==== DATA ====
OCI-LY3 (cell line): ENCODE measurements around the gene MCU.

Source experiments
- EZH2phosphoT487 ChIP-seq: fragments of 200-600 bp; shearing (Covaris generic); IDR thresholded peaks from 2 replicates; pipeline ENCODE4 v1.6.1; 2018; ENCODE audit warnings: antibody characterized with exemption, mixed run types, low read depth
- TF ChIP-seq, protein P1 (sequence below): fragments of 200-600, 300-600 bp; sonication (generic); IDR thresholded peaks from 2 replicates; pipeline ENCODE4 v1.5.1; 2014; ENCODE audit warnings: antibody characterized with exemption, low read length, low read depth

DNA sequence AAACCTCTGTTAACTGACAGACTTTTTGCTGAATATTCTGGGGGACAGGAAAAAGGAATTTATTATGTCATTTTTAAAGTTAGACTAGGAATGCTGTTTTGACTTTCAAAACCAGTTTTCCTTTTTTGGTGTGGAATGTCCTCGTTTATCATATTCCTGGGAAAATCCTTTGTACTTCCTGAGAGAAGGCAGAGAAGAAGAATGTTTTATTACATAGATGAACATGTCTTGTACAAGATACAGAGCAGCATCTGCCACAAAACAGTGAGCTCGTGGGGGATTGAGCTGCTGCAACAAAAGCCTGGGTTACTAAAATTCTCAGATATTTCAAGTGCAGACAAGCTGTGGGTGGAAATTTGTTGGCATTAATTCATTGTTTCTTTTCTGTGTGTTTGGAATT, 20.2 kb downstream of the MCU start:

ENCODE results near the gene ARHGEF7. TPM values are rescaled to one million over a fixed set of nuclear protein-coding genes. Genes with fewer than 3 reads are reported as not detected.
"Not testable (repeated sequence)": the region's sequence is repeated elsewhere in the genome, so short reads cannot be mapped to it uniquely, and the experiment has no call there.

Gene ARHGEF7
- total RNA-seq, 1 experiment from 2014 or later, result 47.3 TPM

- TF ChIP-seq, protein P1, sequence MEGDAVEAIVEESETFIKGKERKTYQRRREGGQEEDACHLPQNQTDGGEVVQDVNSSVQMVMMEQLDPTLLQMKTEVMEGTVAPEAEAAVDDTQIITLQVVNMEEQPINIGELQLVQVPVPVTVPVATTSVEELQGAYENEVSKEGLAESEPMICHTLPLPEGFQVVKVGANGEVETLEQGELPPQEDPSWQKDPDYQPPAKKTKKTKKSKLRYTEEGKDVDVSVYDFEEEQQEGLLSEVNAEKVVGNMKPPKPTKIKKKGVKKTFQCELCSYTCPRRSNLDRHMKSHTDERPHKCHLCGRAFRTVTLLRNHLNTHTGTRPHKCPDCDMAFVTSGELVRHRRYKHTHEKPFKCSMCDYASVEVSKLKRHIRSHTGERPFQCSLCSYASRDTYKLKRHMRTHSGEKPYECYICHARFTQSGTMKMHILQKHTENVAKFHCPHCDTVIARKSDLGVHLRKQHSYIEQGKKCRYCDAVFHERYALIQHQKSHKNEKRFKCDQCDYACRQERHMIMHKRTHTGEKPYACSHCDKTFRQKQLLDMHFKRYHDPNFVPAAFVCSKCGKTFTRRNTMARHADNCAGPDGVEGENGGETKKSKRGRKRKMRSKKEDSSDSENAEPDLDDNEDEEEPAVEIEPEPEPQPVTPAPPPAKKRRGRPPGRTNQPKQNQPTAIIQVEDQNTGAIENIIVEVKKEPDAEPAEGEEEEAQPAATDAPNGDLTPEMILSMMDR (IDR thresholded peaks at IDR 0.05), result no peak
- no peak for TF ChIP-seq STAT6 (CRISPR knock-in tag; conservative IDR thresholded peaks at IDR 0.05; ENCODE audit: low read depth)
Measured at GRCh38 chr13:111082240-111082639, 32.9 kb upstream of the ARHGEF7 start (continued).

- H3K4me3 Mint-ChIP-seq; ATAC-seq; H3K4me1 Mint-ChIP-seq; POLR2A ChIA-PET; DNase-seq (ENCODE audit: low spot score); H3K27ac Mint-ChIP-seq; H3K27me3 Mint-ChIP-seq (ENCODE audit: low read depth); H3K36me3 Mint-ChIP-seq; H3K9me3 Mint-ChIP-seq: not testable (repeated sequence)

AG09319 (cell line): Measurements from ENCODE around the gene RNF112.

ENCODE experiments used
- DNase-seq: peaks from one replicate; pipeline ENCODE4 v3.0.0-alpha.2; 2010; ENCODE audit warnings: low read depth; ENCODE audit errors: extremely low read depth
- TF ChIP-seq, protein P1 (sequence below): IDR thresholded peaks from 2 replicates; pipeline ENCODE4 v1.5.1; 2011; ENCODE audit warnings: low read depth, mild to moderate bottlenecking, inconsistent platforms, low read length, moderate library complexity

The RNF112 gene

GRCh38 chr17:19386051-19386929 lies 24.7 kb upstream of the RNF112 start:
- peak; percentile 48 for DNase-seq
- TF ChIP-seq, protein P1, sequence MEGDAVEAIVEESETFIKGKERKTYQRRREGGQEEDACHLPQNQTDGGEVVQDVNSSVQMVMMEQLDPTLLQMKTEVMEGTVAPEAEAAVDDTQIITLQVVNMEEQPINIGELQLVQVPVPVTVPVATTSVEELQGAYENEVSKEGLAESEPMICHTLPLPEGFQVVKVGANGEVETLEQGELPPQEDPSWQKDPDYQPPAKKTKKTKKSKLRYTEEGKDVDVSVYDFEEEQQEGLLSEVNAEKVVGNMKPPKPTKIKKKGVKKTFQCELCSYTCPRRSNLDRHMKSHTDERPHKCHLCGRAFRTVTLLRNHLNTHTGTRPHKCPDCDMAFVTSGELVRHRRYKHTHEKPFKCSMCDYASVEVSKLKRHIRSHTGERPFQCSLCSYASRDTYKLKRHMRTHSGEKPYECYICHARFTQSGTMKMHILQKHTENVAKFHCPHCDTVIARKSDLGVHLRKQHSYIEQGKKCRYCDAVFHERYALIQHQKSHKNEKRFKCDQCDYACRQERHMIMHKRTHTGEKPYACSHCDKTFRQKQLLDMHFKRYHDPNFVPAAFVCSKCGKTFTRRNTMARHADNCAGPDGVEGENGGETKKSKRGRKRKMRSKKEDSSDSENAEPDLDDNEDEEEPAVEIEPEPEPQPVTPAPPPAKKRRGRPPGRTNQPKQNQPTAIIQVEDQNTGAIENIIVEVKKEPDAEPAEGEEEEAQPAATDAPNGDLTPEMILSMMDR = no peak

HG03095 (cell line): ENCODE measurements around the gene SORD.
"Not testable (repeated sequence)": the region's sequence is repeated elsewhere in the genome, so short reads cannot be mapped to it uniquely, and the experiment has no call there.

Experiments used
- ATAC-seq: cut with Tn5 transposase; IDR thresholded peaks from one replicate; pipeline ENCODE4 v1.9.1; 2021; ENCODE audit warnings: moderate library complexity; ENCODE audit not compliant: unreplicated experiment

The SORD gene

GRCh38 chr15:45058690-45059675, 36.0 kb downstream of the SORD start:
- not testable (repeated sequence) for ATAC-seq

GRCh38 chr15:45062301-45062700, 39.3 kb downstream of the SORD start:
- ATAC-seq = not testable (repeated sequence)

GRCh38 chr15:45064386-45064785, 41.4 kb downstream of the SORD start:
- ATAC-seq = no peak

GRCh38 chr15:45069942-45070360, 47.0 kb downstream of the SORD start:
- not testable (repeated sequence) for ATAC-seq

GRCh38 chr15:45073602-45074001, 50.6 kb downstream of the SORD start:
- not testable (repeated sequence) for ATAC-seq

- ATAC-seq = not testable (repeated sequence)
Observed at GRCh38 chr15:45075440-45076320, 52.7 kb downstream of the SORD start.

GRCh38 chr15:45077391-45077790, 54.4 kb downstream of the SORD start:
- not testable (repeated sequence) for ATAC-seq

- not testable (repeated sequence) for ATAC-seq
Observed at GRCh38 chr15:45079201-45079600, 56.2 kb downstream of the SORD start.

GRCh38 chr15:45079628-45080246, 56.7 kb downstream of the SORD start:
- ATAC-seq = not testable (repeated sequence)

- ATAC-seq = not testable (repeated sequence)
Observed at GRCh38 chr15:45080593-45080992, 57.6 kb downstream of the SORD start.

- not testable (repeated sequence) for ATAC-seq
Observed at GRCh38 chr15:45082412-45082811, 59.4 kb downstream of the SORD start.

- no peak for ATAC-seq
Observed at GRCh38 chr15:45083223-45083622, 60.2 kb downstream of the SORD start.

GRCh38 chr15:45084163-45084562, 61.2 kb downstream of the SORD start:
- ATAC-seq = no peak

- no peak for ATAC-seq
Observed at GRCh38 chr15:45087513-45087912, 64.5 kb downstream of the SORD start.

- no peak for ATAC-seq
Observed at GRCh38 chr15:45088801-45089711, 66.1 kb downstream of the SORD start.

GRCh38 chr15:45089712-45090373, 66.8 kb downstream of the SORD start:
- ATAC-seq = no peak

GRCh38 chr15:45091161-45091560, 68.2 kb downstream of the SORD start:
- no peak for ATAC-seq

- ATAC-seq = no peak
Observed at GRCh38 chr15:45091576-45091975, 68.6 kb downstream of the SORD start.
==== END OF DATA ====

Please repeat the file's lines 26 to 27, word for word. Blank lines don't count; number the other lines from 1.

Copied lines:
The SORD gene

GRCh38 chr15:45058690-45059675, 36.0 kb downstream of the SORD start: